P.S. Opinion question for you guys. Currently, I have three Samsung HD204UI 2TB drives. A fourth one is going to be expensive, as they aren't made any more; the new Seagate replacement with Samsung's model has a lousy reputation. Anyone think it'll be a big deal if I go with a 2TB Western Digital Red instead? That would probably be the drive I'd use as a replacement if one of the Samsungs failed anyway.
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Re: My new home server project...

Postposted on Sun Nov 11, 2012 4:49 pm

Welp, due to a weekend sale price, I bit the bullet and ordered one 2TB WD Red drive to finalize the RAID array, and we'll see how it works out. Would have cost me $40 more for an unused Samsung HD204UI (with limited remaining warranty) on Ebay, and if one of them fails, I'd be using another WD Red as a replacement anyway.

Once that drive arrives, and an 8-port Netgear gig switch (needed more ports so I bought a used one to connect to my router), phase 2 of the project will begin.
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Re: My new home server project...

Postposted on Sat Dec 08, 2012 11:11 am

Update: My server has been online for several weeks now. I also replaced my external 2TB eSATA backup drive with a 3TB WD Red (thank you Cyber Monday sale on Amazon). Side note: It took extra time to get the 2TB WD Red for my RAID array because NewEgg ran out of the drive while on sale, auto-canceled my order, got the drive back in stock within 12 hours apparently after cancellation with no option to wait and told me if I wanted I could gladly re-order it for twenty bucks more. Thanks guys for rewarding me being a consistent, well-paying customer for over a decade (ended up ordering my 2TB from Amazon as well).

It took a little to figure out configuration of the HP RAID controller; unlike the Dell PERC controllers I'm used to which can configure multiple logical drives from the controller BIOS, you can't do this on a Smart Array P410. I had to create a bootable ISOLinux disc (at least HP supplies the ISO so it doesn't need to be built) with an offline version of HP's Array Configuration Utility in order to do this. I had to do this because Server 2012 Essentials also doesn't allow GPT partition creation during install; you have to wait until the OS is set up and do it via DISKPART's convert command for the logical drive prior to partition creation, which is kind of awkward considering drives larger than 2.2TB were available long before its release (I really think they could have figured this out as part of the install routine). I created a logical drive on the controller of 160GB, and another of 5.3TB. The 160GB became the MBR Windows boot partition and server recovery partition; the 5.3TB became a GPT-partitioned drive after the install.

Once parity was calculated, the RAID performs quite well. HP's weaknesses mainly lie in a couple of drivers; the Remote Access controller's VGA replaces their onboard AMD, and it uses an odd third-party driver from the company that makes the SoC for that card (Aspeed). I had to go to Aspeed to get it, it wasn't easy to find. Even harder to find was the AHCI (non-RAID) driver for the onboard AMD RS785E chipset SATA controller. HP had RAID drivers, but I didn't have RAID on for the mainboard controller, so I had to find the drivers from AMD, which didn't turn out to be easy. All other drivers ended up being available; my one gripe is that HP's gig ethernet controller for a server is only average. Broadcom-based, and it doesn't appear to support jumbo frames, something they could have easily done. If I ever pull the remote access card, I'll get an Intel PCIe NIC.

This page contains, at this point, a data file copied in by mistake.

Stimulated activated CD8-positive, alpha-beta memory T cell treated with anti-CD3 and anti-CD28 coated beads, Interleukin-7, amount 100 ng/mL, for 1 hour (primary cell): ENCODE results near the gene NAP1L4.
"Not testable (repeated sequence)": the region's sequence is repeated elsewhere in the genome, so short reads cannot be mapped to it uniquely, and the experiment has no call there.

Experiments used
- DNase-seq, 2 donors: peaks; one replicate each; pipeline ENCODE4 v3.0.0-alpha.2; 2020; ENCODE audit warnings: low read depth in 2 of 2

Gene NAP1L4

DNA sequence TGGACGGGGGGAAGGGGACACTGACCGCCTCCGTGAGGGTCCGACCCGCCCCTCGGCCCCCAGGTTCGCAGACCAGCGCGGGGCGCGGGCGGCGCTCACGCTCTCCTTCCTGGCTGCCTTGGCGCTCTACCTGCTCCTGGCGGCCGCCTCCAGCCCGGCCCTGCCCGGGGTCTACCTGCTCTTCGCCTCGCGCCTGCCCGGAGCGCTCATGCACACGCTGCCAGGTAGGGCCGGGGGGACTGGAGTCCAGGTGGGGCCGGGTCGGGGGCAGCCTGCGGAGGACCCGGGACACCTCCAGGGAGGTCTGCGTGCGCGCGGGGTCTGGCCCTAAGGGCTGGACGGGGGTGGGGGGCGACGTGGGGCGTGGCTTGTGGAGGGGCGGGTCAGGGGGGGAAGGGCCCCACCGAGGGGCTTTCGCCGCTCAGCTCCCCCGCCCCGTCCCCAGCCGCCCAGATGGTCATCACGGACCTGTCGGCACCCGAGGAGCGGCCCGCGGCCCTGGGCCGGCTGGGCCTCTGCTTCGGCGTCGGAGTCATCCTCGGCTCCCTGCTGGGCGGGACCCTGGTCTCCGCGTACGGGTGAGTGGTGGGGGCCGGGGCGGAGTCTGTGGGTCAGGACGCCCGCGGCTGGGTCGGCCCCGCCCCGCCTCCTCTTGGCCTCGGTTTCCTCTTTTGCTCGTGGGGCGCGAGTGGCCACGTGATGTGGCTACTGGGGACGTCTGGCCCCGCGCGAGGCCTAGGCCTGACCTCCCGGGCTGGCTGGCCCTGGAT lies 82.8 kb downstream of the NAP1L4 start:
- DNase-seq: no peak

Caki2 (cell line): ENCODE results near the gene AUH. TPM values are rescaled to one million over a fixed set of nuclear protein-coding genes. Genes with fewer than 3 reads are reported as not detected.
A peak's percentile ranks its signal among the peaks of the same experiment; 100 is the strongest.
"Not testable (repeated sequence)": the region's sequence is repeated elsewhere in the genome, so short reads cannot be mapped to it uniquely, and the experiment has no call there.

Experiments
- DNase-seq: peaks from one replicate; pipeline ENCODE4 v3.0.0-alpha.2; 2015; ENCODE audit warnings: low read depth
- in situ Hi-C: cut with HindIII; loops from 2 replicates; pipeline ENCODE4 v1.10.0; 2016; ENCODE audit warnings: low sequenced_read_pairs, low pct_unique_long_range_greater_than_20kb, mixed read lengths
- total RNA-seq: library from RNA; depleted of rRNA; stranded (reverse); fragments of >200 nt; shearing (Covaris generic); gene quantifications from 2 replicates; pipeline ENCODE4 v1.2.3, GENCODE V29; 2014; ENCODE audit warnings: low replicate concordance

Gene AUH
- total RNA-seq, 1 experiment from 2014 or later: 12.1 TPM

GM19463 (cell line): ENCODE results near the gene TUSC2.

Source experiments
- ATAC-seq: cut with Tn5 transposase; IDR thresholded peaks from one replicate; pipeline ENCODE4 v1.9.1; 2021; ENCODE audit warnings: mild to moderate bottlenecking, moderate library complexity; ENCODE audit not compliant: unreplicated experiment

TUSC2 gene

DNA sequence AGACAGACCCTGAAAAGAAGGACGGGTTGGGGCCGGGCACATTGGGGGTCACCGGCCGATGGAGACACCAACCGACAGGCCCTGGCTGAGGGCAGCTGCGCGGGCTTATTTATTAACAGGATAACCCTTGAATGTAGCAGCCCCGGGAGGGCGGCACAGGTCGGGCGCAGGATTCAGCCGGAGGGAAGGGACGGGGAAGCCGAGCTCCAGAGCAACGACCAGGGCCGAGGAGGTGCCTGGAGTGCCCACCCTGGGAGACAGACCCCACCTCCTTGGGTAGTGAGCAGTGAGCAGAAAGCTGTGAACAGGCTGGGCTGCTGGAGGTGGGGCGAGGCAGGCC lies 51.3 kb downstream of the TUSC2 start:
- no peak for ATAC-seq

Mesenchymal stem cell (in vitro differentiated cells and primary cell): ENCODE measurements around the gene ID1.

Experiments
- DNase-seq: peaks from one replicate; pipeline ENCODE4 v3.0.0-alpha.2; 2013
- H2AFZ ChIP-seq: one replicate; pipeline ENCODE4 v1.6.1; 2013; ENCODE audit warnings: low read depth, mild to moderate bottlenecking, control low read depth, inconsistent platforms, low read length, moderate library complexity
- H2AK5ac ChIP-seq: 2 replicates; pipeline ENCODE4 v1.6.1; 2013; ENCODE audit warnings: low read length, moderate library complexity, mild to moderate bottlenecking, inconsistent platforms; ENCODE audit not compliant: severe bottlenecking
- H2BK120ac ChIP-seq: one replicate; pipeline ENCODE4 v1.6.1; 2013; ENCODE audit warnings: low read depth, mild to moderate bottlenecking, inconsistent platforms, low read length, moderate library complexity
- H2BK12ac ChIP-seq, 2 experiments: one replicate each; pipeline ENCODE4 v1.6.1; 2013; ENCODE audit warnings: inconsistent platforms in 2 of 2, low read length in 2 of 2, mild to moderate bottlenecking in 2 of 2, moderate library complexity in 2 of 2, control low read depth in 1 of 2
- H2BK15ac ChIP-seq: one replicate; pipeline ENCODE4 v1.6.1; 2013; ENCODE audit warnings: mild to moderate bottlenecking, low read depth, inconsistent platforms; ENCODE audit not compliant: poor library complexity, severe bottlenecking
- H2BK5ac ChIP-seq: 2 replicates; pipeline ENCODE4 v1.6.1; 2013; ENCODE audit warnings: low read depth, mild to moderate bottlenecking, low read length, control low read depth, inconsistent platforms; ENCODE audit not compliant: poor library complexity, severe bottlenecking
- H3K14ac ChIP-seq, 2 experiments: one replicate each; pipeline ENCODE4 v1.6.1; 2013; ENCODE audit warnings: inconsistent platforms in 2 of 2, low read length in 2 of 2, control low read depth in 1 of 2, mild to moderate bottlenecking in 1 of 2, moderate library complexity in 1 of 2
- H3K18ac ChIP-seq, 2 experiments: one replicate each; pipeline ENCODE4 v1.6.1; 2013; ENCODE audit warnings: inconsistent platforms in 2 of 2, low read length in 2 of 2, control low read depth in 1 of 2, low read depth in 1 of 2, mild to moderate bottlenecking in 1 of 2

The Remote Access Card is neat, but it isn't entirely stable, and the firmware hasn't been updated since late 2010. Fortunately, you can remotely reboot the OS on the card when it gets flaky, without affecting the system. However, Server 2012's "Access Anywhere" functions can take care of almost anything this card can do other than lights-out management. Unless you need remote power-off/power-on capabilities, or if you have multiple static WAN IPs available to you (I'd use one for Server 2012's Access Anywhere, and another for the RAC), I'd skip the RAC in favor of an upgraded NIC. I don't think it's possible, but I wish I could find a way of using a second domain with Dynamic DNS and port-forward with a custom TCP port to redirect to the LAN IP address of the RAC. Still mulling over if I can make that work.

The rest of the server hardware is pretty solid. The Turion II N40L isn't a superman-CPU (usage can spike during sustained high I/O) but it gets the job done, and it does support hardware virtualization, so you could play around with a basic ESXi or Hyper-V config if you wanted to (beyond what I need). Unofficially the server supports 16GB of RAM (I have 8GB) which I'd recommend if you're doing virtualization. Server 2012 itself is interesting; I'm only scratching the surface. I've got it bare-metal backing up the two desktop clients in the house (I could have it do the laptops too, but I don't want to saturate the WiFi), and storing all of my important stuff. I used a known hack to join the desktops to the server without joining a domain, but I'm rethinking that and may do a domain join for better access to server file shares.

I'm working on getting the Access Anywhere feature (allows outside access to the server through a web UI, neat feature) working via Dynamic DNS and port forwarding with one of my registered domain names; this is still a work-in-progress.